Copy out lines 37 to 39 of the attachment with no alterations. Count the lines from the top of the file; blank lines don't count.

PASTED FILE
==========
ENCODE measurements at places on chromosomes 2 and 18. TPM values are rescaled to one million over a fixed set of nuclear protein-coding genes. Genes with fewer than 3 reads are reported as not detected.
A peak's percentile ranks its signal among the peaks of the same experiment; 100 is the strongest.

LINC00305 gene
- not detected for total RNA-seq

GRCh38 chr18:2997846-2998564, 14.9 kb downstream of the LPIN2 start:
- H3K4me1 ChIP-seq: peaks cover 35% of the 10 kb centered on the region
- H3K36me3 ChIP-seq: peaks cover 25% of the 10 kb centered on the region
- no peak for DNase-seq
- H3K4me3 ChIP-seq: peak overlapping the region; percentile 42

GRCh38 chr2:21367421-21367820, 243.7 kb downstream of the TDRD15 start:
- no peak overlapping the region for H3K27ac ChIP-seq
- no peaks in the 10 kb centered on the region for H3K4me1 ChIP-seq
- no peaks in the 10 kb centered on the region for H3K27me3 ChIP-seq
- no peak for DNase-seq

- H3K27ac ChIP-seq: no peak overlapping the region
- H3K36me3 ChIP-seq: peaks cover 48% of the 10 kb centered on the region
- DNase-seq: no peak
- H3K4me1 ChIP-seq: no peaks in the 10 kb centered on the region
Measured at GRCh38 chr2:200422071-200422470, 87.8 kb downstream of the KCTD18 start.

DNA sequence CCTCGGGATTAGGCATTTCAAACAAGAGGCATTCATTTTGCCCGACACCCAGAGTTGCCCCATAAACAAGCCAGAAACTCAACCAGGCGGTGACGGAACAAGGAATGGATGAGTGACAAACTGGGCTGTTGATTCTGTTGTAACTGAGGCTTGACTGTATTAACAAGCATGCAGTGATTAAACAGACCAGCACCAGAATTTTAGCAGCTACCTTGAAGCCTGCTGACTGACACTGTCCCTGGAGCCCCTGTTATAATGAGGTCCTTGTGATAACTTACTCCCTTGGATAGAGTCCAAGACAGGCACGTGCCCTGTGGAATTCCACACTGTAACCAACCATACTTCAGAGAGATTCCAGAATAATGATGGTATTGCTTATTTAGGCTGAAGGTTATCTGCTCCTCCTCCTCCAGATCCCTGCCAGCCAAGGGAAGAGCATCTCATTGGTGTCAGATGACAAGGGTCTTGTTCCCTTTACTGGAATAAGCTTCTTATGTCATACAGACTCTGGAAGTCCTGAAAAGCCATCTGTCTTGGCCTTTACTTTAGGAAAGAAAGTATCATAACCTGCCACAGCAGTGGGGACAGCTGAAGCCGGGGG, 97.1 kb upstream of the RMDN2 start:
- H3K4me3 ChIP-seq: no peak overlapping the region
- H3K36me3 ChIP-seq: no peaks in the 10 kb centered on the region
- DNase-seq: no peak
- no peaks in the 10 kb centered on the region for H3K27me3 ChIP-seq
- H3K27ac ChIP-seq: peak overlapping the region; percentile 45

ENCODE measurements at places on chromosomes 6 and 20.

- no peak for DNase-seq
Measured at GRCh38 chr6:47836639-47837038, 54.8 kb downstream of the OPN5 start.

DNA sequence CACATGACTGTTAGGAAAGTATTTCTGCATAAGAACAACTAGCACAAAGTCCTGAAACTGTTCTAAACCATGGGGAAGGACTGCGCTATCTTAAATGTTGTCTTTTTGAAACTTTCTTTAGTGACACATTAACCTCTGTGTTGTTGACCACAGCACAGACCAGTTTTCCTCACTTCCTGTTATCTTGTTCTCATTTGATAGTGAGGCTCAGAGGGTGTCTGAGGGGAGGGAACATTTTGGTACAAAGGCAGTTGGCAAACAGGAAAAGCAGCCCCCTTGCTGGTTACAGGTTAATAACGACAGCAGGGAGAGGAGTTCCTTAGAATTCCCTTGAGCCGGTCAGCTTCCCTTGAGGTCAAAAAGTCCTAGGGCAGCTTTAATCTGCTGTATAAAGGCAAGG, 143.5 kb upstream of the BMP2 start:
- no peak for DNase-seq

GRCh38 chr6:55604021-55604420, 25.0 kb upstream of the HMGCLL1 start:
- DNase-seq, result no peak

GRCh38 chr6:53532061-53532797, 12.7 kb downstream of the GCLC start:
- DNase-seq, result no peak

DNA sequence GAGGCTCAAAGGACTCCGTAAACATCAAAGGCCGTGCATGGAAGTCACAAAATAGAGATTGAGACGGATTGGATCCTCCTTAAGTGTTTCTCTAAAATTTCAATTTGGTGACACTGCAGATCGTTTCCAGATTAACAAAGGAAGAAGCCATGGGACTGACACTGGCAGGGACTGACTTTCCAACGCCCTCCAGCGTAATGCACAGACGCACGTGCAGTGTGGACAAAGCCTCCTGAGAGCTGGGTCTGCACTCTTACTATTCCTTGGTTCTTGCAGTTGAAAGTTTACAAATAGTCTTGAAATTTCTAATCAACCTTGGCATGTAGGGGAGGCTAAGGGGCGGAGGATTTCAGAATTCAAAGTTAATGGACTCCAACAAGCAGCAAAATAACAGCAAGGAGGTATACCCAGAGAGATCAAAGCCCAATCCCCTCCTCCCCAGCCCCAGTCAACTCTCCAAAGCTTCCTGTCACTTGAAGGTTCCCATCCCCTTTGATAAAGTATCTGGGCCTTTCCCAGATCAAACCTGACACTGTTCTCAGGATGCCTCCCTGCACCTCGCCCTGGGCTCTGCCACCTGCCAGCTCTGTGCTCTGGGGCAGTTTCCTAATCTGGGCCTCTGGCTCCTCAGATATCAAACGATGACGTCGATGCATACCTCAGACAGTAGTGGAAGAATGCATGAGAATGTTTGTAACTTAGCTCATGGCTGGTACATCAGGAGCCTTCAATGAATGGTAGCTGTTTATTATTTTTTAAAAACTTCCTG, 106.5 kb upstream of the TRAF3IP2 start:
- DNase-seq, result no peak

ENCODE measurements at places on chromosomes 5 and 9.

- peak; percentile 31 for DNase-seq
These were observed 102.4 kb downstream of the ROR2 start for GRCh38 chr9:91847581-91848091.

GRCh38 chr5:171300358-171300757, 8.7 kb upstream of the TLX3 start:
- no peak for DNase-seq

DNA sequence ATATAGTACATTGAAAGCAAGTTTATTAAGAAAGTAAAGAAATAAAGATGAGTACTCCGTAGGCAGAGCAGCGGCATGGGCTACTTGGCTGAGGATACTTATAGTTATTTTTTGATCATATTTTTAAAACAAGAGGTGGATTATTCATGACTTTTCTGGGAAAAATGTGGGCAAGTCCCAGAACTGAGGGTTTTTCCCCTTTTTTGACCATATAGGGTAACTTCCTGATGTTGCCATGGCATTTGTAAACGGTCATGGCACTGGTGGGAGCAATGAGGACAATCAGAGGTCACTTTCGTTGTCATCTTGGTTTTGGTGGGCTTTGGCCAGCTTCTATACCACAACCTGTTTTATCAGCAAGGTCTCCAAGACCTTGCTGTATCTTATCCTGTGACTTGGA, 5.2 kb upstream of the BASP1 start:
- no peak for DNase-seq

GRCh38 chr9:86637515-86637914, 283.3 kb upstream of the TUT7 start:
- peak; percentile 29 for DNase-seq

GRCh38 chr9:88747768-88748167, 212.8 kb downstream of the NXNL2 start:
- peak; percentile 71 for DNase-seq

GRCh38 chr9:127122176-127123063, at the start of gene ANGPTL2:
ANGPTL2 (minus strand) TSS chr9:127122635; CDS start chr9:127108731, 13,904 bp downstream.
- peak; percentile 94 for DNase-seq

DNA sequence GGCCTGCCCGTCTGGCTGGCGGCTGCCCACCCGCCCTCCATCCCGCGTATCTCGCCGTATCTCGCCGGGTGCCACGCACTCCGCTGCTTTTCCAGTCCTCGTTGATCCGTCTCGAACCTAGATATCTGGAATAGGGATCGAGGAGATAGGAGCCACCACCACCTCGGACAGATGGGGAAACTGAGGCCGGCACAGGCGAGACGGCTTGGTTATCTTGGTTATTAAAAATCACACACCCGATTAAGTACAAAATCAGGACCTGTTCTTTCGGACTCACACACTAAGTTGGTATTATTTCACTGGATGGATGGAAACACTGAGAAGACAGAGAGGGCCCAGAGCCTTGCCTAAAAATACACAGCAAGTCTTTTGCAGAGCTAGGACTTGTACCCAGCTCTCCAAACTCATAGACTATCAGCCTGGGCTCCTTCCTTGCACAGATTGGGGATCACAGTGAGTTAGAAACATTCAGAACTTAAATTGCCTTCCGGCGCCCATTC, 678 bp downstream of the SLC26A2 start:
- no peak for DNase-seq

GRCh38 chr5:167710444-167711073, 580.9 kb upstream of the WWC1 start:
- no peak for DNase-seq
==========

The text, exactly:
ENCODE measurements at places on chromosomes 5 and 9.

- peak; percentile 31 for DNase-seq
These were observed 102.4 kb downstream of the ROR2 start for GRCh38 chr9:91847581-91848091.